Volume 1 Supplement 1

17th International Symposium on Intensive Care and Emergency Medicine

Open Access

Nutritional parameters in patients with severe catabolism due to trauma or sepsis

  • G Gallioli1,
  • G Pittoni2,
  • M Zanello3,
  • S Colombo1,
  • M Picarone4,
  • N Toppan2,
  • L Gianotti5,
  • F Broglio5,
  • MG Papini6,
  • MF Boghen6,
  • G Miola6 and
  • E Ghigo6
Critical Care19971(Suppl 1):P100

https://doi.org/10.1186/cc3851

Published: 1 March 1997

Our previous studies indicate that in critically ill patients ICF-I levels are reduced to a greater extent in septic (S) than in trauma (T) subjects. However, it is well known that IGF-I levels depend on nutrition as well as on somatotrope secretion. Aim of the present study was to verify the levels of IGF-I and other nutritional parameters such as albumin (A), prealbumin (PRE-A), transferrin (TRA) and retinol-binding-globulin (RBG) in septic patients [n = 11, age (mean ± SEM) 56.1 ± 2.7 years, BMI 25.2 ± 0.9 kg/m2] and in trauma patients (n = 13, age 42.4 ± 4.1 years, BMI 25.0 ± 0.8 kg/m2) after ICU admission. Both groups were characterized by similar scores of catabolism (SAPSII and MOF score) and underwent similar artificial nutrition. Nutritional parameters were evaluated on day 1, 3, 5 and 7 after ICU admission. Both in S and in T, IGF-I, A, PRE-A, TRA and RBG levels on day 1 of ICU admission were lower than the normal range. Basal IGF-I levels in S were lower than those in T (82.9 ± 13.0 versus 127.0 ± 16.4 μg/1, P < 0.05). IGF-I levels increased on day 7 to a lower (P < 0.05) extent in S (110.3 ± 9.5, P < 0.05 versus day 1) than in T (211.4 ± 25.5, P < 0.01 versus day 1). Basal A and RBG levels in S (3.0 ± 0.2 g/dl and 2.8 ± 0.9 mg/dl) were similar to those in T (3.2 ± 0.1 g/dl and 3.1 ± 0.3 mg/dl); in both groups A levels did not show variations up to day 7 while RBG showed a trend toward increase (P < 0.05 in S). Basal PRE-A and TRA levels in S (10.9 ± 2.5 mg/dl and 108.8 ± 10.7 mg/dl) were lower (P < 0.01) than those in T (17.8 ± 1.4 mg/dl and 168.7 ± 8.3 mg/dl). PRE-A and TRA levels did not show significant variations up to day 7 persisting lower (P < 0.05) in S than in T.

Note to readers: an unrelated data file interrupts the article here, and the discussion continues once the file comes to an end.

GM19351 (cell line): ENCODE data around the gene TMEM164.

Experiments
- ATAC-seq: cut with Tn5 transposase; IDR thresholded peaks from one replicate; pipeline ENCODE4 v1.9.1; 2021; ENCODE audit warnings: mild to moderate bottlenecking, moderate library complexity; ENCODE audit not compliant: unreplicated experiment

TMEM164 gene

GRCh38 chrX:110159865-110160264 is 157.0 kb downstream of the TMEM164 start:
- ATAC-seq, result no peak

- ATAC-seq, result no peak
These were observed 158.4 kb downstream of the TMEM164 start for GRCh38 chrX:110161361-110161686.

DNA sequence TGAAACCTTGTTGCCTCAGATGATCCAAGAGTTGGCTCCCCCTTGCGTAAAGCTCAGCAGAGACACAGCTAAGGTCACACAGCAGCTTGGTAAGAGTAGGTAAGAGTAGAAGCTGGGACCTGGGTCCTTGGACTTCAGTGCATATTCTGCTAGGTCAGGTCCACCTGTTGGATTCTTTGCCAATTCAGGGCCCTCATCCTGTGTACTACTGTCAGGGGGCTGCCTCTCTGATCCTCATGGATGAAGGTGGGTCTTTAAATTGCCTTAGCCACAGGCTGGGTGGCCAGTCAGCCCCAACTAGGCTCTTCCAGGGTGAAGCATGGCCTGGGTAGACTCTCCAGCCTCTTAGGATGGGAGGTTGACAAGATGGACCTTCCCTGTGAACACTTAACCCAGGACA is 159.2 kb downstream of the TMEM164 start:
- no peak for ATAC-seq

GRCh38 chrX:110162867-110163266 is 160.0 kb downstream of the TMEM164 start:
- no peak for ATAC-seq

In conclusion, our results further demonstrate that, in spite of similar score of catabolism, in critically ill patients the reduction of IGF-I, PRE-A and TRA levels is more marked in septic than in trauma patients. These findings indicate that the influence of nutrition and/or somatotrope function on ICF-I synthesis and release varies among different catabolic states.

Authors’ Affiliations

(1)
Division of Anesthesiology, University of Milano
(2)
University of Padova
(3)
Osp Bellaria
(4)
Osp Mantova
(5)
Division of Endocrinology, Department of Internal Medicine, University Torino
(6)
Pharmacia & Upjohn Medical Department

Copyright

© BioMed Central Ltd 2001

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